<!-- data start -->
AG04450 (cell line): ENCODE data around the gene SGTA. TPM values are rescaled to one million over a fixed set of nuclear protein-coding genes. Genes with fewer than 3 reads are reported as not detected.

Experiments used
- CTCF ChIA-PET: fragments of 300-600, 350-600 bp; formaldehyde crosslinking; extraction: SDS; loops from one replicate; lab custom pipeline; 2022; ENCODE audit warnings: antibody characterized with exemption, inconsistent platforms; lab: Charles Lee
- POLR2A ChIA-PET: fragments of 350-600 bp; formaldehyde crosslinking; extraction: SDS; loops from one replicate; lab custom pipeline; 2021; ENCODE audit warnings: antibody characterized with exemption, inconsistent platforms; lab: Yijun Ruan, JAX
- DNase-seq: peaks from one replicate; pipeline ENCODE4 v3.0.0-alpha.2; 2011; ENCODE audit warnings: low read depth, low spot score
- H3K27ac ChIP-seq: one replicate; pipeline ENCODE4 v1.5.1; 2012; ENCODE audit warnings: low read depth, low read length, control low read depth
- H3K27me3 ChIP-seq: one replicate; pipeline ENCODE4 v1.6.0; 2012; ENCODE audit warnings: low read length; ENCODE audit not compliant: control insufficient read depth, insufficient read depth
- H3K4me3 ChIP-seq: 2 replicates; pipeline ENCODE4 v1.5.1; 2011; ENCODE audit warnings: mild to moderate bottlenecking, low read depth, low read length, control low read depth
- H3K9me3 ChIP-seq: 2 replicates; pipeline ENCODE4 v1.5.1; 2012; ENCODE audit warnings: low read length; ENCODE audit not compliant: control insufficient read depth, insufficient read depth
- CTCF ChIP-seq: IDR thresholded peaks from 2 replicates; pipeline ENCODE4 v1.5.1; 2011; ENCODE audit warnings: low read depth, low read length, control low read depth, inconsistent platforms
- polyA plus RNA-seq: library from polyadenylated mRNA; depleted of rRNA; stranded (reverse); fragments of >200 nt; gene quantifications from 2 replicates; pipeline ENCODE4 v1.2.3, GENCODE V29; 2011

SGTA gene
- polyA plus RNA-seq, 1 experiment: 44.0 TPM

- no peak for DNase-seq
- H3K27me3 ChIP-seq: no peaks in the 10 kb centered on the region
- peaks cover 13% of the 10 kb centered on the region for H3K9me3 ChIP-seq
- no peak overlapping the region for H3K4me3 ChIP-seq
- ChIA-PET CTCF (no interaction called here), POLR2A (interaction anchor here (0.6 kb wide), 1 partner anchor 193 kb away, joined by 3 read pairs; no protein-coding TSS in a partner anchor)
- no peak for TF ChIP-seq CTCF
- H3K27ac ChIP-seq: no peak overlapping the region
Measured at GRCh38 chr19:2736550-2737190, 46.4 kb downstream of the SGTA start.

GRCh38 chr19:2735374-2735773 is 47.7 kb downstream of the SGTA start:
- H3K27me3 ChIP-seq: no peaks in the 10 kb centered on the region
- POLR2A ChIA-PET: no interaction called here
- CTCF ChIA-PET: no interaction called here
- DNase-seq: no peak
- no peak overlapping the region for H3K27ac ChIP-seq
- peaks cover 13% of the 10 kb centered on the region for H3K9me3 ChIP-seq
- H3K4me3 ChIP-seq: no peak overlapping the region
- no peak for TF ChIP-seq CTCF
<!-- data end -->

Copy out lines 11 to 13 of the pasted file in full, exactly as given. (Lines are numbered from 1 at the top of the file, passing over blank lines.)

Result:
- polyA plus RNA-seq: library from polyadenylated mRNA; depleted of rRNA; stranded (reverse); fragments of >200 nt; gene quantifications from 2 replicates; pipeline ENCODE4 v1.2.3, GENCODE V29; 2011

SGTA gene
- polyA plus RNA-seq, 1 experiment: 44.0 TPM